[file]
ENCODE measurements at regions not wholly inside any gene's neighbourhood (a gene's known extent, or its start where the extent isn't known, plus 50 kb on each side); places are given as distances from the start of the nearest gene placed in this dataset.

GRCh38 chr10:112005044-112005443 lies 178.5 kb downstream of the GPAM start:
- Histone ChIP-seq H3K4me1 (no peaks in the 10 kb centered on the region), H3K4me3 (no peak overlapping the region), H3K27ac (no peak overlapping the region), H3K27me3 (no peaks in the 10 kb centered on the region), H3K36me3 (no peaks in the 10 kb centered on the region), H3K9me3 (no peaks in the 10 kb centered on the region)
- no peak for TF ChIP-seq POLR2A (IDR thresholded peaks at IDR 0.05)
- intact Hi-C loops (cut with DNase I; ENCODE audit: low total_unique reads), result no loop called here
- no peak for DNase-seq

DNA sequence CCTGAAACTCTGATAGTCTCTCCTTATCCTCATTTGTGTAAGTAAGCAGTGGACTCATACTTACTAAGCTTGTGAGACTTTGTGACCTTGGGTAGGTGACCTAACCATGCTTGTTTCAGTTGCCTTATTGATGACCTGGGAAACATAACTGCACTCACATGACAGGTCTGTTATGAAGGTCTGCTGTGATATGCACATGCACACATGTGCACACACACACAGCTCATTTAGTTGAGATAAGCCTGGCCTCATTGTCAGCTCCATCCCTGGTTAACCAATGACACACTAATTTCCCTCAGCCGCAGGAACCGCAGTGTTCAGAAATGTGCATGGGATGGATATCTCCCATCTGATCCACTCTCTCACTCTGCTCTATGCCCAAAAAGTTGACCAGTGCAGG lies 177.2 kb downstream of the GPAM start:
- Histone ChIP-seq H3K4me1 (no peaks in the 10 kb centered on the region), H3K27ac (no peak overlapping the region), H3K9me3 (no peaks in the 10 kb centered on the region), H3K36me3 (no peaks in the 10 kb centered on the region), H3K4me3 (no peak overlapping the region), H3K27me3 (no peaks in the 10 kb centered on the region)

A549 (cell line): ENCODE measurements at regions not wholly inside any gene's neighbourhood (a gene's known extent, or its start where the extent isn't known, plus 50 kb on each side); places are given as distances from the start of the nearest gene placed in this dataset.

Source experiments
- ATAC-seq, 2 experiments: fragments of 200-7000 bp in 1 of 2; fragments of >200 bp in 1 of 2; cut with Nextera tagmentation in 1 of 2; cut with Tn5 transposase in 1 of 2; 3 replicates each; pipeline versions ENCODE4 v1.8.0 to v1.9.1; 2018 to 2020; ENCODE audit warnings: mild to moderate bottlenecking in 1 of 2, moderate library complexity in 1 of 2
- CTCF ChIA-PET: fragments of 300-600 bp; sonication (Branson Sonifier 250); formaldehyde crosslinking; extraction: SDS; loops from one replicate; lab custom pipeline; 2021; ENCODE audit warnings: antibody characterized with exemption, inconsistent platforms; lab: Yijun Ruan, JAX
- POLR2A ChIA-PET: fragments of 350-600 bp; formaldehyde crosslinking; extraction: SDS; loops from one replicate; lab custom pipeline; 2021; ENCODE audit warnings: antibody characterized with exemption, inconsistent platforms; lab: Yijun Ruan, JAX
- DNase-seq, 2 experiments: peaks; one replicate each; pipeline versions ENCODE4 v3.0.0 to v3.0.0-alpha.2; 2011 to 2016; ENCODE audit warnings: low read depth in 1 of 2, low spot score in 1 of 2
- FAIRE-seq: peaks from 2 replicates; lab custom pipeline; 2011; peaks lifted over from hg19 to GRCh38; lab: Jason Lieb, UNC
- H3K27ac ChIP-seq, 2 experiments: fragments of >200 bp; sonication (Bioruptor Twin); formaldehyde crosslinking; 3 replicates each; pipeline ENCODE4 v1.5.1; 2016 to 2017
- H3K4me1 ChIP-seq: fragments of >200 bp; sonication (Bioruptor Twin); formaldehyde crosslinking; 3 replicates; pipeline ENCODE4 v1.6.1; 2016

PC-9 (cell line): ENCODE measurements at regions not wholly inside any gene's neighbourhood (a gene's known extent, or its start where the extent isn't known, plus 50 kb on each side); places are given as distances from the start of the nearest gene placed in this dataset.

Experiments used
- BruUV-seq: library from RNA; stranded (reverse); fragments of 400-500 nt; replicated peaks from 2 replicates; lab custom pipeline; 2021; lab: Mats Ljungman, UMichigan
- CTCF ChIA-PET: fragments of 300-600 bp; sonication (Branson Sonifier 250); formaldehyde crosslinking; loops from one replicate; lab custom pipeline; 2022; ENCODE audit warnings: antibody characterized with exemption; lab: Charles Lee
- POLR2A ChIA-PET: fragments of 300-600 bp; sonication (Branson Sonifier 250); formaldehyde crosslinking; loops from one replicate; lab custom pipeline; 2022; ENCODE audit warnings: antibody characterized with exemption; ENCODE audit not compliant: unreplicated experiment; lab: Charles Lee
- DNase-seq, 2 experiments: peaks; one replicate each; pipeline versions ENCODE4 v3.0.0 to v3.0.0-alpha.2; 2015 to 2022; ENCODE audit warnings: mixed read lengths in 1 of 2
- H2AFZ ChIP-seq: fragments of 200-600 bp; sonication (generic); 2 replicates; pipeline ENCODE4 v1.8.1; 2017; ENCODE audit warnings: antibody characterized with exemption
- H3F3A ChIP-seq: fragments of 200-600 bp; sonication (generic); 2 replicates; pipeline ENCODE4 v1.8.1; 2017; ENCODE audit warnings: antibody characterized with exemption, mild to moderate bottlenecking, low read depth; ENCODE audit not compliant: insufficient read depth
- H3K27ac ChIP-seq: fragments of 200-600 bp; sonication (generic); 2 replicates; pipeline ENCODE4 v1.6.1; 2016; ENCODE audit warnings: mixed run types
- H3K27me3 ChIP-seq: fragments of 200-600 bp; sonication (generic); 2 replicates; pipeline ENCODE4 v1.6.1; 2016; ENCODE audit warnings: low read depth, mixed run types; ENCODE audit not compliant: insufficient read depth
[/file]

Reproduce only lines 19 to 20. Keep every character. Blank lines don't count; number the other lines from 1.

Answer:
Experiments used
- BruUV-seq: library from RNA; stranded (reverse); fragments of 400-500 nt; replicated peaks from 2 replicates; lab custom pipeline; 2021; lab: Mats Ljungman, UMichigan